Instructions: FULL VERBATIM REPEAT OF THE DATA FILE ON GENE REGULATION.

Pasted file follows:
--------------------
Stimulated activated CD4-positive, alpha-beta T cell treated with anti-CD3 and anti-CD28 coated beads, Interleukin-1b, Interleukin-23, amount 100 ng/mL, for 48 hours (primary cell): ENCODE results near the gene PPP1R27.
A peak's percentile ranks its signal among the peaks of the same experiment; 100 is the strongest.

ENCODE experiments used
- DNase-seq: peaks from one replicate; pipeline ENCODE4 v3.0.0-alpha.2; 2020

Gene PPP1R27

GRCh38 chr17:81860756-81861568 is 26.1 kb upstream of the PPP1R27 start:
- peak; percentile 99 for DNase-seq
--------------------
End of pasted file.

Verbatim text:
Stimulated activated CD4-positive, alpha-beta T cell treated with anti-CD3 and anti-CD28 coated beads, Interleukin-1b, Interleukin-23, amount 100 ng/mL, for 48 hours (primary cell): ENCODE results near the gene PPP1R27.
A peak's percentile ranks its signal among the peaks of the same experiment; 100 is the strongest.

ENCODE experiments used
- DNase-seq: peaks from one replicate; pipeline ENCODE4 v3.0.0-alpha.2; 2020

Gene PPP1R27

GRCh38 chr17:81860756-81861568 is 26.1 kb upstream of the PPP1R27 start:
- peak; percentile 99 for DNase-seq